• Thirteen

      Shore, Tim; Brown, Michael; University of Derby (10/09/2016)
      Thirteen interrogates the history and significance of 27/28 Queen Street, Derby, a now derelict building that was once the home of John Flamsteed (1646-1719), the first Astronomer Royal. A series of works, including a digital animation, gifs, digital prints and an artist’s book. The work will be exhibited at the Wirksworth Festival 2016 and also at Derby Cathedral. The publication will include commissioned essays that consider the themes of Thirteen from range of disciplines, it will be published by QUAD. Before moving south to Greenwich in 1675, Flamsteed compiled a ‘great catalogue of the stars’ from a series of observations all based on a Derby Meridian that ran through the back garden of his Derby home. The place from where the position of every other place – on Earth, and in the Heavens - was determined was in his back garden in Derby. Thirteen considers the resonance of Derby having shifted from being the centre or beginning of the world, to being 5 minutes 54.6 seconds behind. Thirteen was commissioned by D-LAB Digital Art in Derbyshire and supported by a University of Derby College of Arts Research grant. Digital animation by Tim Shore. Sound by Michael Brown.
    • This Time and Now: identity & belonging in the Irish Diaspora: the Irish in Britain and second generational silence

      McCrory, Moy; University of Derby (Rodopi Press, 2012)
      The Irish in Britain have only recently been granted ethnic status. This blind spot which existed towards the Irish community, even as highly visible negative assumptions about the Irish circulated, resulted in a strange invisibility which simultaneously derided as it denied Irish identity, and failed to acknowledge the Irish as an ethnic group. This has effected how the generation born from the 1950’s/60’s migration into England can both consider and describe their notion of identity. Silence, denial and over identification reveal how the sense of non belonging, or ‘otherness’ is a common touch stone, and identification as a constant outsider is a prominent note. Criticisms of national identity levelled against the second generation from within the community reveal attitudes about ownership of a ‘nationhood’ which is still contested ground. Identity displayed through those visible traditions which are frequently stronger in displaced communities can not be taken as the sole markers of national belonging as memories, silences and post memories impact on such constantly evolving groups as are created by emigration. Historic patterns and beliefs which are traceable through the images, stories and customs which were originally brought over create an image bank with which the generation born in England might consider and negotiate its relationship to nation and home. This paper asks whether the models this generation grew up with, and which have begun the journey from lived experience into literature and into folklore, can still have a relevant social function when we consider the idea of identity and belonging?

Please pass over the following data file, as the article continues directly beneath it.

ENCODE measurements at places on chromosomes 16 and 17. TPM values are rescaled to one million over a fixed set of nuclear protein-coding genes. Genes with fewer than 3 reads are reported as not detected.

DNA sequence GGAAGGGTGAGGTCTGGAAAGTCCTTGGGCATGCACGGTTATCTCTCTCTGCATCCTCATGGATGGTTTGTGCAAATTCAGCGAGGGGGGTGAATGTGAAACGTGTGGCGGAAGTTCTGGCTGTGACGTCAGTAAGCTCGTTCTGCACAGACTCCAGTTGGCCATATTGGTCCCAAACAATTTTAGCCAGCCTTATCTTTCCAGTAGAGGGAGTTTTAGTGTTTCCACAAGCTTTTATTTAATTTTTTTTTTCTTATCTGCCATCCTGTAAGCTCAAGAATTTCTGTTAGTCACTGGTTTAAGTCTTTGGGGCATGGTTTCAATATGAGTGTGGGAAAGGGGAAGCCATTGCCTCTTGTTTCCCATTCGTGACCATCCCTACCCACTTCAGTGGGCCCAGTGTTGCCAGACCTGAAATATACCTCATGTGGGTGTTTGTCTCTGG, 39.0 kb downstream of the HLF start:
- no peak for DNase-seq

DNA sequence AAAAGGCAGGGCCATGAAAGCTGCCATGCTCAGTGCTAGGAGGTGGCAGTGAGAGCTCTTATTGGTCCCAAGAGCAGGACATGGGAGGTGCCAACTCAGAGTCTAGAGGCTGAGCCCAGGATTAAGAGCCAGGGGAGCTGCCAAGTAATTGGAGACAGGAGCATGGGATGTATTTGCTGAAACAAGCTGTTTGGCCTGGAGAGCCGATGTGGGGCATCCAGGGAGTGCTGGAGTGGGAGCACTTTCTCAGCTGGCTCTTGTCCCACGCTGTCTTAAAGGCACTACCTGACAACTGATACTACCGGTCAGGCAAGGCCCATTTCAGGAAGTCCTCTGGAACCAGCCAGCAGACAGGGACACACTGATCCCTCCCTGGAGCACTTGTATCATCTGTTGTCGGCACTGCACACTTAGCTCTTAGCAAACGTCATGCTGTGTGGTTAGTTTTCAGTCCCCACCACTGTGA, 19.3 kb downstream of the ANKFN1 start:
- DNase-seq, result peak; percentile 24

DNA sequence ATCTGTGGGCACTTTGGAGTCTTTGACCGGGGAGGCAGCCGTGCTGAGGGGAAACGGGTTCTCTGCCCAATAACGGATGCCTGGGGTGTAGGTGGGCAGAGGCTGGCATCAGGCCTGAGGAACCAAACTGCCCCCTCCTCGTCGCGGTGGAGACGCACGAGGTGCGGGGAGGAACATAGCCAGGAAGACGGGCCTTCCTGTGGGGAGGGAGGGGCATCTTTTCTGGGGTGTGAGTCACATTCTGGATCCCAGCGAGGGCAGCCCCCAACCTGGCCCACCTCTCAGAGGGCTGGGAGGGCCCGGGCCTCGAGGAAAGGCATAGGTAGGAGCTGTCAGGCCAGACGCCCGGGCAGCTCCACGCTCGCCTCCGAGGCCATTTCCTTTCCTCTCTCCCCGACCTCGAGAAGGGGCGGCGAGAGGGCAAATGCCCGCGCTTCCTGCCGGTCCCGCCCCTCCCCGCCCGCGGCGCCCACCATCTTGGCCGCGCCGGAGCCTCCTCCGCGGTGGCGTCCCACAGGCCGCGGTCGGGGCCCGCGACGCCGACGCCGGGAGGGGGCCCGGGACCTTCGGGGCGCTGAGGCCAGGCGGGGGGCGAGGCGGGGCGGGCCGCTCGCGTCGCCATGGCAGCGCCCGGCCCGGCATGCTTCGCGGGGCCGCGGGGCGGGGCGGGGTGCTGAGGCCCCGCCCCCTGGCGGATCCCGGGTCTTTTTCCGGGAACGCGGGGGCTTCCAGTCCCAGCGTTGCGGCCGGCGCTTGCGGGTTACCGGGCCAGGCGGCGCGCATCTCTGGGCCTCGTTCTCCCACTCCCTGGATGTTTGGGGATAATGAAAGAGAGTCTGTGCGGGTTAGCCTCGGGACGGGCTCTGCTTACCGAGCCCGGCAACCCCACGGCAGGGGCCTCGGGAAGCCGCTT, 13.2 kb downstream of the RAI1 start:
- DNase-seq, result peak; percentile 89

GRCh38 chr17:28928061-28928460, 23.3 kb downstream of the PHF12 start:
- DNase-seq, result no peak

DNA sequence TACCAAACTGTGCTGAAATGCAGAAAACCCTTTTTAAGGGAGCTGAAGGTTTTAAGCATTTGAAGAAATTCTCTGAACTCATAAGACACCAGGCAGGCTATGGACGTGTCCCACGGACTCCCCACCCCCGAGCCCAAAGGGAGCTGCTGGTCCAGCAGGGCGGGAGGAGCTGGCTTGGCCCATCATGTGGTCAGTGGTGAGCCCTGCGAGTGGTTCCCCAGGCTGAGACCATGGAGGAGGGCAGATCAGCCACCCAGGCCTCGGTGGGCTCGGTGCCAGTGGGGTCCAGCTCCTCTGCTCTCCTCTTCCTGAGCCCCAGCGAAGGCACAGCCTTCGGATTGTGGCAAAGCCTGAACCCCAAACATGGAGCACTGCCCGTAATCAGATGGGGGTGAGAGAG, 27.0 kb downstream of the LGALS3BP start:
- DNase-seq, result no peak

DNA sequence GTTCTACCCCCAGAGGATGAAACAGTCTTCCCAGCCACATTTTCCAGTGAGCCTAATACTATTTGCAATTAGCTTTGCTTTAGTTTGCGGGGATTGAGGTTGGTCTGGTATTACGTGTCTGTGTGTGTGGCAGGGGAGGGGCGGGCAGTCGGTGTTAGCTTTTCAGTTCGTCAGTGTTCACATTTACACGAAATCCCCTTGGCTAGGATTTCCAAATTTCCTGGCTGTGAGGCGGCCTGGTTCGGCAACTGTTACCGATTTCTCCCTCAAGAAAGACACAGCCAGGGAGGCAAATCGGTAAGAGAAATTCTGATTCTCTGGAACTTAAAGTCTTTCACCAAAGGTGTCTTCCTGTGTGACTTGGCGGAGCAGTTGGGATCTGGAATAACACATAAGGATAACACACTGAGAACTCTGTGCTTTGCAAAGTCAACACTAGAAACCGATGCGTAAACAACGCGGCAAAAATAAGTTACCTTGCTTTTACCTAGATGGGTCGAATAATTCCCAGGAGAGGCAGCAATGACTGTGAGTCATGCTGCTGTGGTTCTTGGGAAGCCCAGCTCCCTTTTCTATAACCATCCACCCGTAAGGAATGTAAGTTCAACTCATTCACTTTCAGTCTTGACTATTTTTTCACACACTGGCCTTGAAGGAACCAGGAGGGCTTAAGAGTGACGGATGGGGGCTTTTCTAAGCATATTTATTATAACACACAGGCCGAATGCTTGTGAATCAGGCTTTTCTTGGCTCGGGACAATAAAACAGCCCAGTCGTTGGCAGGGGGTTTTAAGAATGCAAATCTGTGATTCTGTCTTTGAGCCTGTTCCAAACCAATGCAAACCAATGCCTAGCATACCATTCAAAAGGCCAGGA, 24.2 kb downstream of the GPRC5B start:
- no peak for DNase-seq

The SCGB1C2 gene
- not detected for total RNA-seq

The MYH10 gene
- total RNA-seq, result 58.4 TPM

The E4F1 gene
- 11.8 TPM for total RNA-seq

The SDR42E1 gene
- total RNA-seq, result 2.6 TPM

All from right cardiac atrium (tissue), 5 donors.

• Tibet in the Western Imagination

      Neuhaus, Tom; University of Derby (Palgrave Macmillan, 2012)
      Neuhaus explores the roots of the long-standing European fascination with Tibet, from the Dalai Lama to the Abominable Snowman. Surveying a wide range of travel accounts, official documents, correspondence and fiction, he examines how different people thought about both Tibet and their home cultures.
    • Tickled pink.

      Levesley, Richard; University of Derby (2017-03)
      Research into small publishing projects. Exploration of current market competition in illustrated publications and zines. An extensive investigation into risograph printing process in order to create limited edition publication.
    • Time tides: An exploration of dynamic loop-based performance diffused in a multi-channel environment.

      Vandemast-Bell, Paul; Brown, Michael; University of Derby (Sounds in Space Symposium, 27/06/2017)
      This performance at Sounds in Space Symposium (University of Derby) by the audio-visual duo, Time.lus, explores (through live interaction) the dynamic dialogue between rhythmic, audio-visual materials in space. Original source material is presented then deconstructed and improvisationally reimagined in real-time, to create synchronous / asynchronous rhythms and textures. The work is evolved through the use of audio-visual effects and dynamic processors.
    • A time to grieve: Women, mourning and remembrance in the Irish diaspora community.

      McCrory, Moy; University of Derby (Edge Publishing, 2017)
      From the private to the public. Social attitudes to bereavement and the expression of grief relating to female public expression in the Irish Diasporic community in England. A writer considers personal experience in its social context and examines attitudes to behaviours and expressions of grief both past and present which allow the establishment of a female voice and presence.